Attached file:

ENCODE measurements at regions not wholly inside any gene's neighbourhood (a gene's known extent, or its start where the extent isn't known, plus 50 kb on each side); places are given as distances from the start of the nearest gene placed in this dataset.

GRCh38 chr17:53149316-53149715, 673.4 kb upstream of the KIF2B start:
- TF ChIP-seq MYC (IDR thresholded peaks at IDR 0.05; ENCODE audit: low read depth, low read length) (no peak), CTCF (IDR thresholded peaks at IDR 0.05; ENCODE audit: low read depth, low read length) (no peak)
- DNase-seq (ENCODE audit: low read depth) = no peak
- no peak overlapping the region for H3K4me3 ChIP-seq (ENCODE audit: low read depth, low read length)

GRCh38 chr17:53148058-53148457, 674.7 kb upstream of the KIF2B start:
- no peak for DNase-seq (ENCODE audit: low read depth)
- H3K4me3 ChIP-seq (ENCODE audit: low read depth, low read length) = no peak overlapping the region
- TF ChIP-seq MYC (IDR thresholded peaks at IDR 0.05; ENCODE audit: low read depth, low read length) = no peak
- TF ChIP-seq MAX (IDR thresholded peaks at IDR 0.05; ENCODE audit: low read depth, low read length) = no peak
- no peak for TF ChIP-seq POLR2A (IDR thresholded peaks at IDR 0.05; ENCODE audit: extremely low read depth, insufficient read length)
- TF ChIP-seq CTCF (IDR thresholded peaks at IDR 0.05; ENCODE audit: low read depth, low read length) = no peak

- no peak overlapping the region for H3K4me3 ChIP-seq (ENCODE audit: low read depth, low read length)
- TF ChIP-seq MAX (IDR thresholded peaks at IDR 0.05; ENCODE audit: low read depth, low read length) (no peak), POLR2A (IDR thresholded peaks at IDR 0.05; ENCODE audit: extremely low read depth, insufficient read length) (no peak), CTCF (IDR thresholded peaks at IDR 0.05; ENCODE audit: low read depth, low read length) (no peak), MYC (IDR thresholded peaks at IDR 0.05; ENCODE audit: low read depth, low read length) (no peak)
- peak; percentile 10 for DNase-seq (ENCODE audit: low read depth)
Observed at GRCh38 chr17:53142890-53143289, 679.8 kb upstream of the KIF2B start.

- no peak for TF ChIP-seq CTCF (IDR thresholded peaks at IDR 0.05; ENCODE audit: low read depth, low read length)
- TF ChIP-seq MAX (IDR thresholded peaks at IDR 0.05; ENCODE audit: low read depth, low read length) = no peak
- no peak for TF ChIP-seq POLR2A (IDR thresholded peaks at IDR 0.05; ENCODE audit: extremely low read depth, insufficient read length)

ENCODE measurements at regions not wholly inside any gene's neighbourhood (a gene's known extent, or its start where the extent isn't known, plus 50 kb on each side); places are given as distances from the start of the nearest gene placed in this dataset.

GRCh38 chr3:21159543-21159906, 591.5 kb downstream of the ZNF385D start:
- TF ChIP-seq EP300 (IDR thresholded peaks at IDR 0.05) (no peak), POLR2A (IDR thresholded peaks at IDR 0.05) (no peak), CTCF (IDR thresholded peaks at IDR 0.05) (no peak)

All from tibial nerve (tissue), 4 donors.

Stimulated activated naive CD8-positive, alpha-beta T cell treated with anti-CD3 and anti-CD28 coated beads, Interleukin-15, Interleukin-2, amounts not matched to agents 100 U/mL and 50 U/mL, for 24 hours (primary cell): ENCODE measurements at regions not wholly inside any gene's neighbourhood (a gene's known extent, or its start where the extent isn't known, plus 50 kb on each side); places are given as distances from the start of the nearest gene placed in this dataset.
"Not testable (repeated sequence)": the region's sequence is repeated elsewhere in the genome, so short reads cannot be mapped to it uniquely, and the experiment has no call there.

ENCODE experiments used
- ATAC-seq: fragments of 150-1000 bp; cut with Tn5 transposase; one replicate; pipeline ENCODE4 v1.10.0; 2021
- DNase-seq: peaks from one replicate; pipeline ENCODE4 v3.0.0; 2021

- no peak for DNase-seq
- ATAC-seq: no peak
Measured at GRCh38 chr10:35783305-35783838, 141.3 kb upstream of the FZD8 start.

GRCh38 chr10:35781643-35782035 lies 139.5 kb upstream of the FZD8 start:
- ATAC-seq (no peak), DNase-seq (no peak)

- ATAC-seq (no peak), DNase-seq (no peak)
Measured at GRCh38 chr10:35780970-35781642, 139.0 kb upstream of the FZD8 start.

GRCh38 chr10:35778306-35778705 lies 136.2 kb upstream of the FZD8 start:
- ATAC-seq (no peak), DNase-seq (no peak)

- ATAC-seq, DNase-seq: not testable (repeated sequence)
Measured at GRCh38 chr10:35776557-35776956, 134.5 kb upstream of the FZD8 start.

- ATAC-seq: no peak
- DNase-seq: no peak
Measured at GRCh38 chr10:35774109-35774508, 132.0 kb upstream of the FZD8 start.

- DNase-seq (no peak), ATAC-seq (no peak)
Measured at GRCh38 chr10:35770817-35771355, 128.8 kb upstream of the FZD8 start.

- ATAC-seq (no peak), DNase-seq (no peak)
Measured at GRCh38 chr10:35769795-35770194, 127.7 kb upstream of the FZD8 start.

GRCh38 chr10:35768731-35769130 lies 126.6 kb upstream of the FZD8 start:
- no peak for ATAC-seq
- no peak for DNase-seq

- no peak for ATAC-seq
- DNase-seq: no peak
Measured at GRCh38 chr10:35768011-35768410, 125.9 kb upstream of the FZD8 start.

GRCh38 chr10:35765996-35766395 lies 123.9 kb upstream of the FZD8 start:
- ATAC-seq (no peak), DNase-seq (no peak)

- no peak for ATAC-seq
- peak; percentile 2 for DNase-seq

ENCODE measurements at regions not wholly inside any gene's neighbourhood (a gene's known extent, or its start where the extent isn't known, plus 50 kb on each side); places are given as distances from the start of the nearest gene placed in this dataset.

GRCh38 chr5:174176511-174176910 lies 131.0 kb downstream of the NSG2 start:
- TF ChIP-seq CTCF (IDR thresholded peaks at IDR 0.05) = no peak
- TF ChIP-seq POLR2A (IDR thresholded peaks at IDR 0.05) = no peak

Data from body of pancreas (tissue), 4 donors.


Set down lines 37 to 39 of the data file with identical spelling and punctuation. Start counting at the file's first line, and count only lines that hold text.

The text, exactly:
- ATAC-seq (no peak), DNase-seq (no peak)

- ATAC-seq, DNase-seq: not testable (repeated sequence)
Measured at GRCh38 chr10:35776557-35776956, 134.5 kb upstream of the FZD8 start.